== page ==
Thesis (M.S. in Systems Management) Naval Postgraduate School, June 1994
Includes bibliographical references
This thesis examines congressional oversight of strategic sealift programs. The historical background and elements of strategic sealift are explained. The composition and size of the strategic sealift budget is examined, as are the structure and tools of congressional oversight. The budget for strategic sealift is examined from presidential request through final appropriations over the 14 year period between 1980 and 1993. Changes made during the authorization and appropriations sequences are explained, and differences between the House and Senate support are identified. Congress and the executive branch did not agree on the priority to be given to strategic sealift programs, with Congress approving significantly larger budgets for this program than DoD requested. The Senate was slightly more supportive of sealift programs than was the House. In keeping with their customary roles within the budget process, the authorization committees provided the majority of policy guidance using study requirements and report language. The appropriations committees deviated from their traditional roles by providing constant and substantial budget increases above the levels set by the authorization committees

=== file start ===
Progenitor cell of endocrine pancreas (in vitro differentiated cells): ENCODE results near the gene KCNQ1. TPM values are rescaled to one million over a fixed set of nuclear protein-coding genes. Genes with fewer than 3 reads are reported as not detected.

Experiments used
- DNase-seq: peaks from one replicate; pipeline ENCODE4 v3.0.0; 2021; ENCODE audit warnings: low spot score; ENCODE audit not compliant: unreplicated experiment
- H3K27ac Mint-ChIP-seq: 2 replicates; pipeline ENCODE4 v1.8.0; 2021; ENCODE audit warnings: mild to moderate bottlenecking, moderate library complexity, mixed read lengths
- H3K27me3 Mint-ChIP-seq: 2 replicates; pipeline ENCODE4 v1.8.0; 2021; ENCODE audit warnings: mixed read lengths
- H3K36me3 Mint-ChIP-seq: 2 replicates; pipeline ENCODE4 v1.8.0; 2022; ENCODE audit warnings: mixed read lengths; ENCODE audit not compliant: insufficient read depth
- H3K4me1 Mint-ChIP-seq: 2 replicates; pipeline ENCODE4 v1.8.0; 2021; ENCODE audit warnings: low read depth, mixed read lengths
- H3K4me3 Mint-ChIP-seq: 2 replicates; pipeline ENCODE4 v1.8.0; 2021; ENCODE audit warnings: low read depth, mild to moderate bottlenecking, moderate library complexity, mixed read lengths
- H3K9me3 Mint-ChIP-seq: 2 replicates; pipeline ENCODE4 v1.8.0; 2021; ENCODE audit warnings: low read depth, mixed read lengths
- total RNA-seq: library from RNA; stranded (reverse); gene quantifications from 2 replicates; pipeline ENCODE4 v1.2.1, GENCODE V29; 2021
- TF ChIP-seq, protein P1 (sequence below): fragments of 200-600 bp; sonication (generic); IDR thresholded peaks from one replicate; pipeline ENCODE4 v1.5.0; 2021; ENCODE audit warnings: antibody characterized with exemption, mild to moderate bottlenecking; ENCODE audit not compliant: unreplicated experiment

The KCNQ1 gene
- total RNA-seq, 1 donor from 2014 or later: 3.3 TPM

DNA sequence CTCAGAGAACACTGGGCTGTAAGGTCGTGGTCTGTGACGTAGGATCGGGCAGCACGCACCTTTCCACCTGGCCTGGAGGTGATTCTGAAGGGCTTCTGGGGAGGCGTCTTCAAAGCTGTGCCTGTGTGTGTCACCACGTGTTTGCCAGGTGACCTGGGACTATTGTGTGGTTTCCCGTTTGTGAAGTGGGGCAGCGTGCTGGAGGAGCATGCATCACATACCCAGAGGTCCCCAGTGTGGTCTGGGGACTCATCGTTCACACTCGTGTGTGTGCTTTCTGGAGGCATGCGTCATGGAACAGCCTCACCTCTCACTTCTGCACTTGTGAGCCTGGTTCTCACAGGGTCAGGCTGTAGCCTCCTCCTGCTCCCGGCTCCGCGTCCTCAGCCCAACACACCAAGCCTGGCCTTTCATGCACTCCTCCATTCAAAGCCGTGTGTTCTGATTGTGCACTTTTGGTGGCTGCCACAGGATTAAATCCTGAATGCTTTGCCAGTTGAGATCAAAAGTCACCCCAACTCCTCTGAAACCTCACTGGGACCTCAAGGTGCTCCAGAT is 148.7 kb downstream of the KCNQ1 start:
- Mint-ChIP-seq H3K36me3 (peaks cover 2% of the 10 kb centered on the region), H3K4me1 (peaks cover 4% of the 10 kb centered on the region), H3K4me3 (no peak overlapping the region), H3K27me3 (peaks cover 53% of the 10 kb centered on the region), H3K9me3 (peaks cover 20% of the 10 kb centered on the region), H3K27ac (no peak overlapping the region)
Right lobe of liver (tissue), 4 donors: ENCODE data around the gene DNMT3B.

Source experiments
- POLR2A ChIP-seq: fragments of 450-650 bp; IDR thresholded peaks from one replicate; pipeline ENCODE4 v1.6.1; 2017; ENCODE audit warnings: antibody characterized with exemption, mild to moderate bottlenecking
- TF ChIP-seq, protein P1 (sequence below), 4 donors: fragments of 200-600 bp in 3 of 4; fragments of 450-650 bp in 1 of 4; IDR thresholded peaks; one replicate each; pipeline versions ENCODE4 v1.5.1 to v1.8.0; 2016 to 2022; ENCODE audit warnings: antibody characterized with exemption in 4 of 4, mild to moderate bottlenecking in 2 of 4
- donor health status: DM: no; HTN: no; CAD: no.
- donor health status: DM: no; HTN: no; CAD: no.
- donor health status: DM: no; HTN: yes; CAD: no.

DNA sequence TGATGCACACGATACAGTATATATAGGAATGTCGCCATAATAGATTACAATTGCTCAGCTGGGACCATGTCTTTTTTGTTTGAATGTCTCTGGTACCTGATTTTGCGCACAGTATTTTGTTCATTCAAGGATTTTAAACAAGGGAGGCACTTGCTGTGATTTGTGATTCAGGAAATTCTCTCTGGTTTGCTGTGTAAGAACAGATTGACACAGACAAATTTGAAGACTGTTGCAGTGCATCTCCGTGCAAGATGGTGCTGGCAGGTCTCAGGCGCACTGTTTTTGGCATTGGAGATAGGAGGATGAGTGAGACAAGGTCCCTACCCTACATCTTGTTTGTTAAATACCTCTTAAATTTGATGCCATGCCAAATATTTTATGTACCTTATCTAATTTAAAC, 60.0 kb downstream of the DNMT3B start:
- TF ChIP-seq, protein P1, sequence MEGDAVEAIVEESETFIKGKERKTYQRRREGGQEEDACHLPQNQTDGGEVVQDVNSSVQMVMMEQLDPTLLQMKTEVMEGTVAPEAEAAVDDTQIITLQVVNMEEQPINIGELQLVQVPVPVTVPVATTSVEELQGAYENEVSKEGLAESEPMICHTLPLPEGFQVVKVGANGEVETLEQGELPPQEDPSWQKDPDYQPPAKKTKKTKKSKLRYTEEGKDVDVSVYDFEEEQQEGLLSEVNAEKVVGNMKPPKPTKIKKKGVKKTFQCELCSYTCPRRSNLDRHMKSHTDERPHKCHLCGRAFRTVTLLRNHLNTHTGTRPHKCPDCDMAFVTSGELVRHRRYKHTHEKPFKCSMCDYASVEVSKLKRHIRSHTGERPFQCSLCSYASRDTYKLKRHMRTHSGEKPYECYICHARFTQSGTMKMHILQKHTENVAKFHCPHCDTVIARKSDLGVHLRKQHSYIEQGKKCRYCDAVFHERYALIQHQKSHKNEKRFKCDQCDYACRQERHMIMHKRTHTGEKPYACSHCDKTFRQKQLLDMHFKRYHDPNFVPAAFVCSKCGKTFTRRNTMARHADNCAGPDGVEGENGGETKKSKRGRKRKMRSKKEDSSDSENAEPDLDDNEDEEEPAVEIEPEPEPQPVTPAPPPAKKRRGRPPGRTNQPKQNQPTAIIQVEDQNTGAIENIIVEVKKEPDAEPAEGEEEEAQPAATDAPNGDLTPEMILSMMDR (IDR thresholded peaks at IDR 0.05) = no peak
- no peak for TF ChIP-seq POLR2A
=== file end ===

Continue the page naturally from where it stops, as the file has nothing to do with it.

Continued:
US Navy (USN) author
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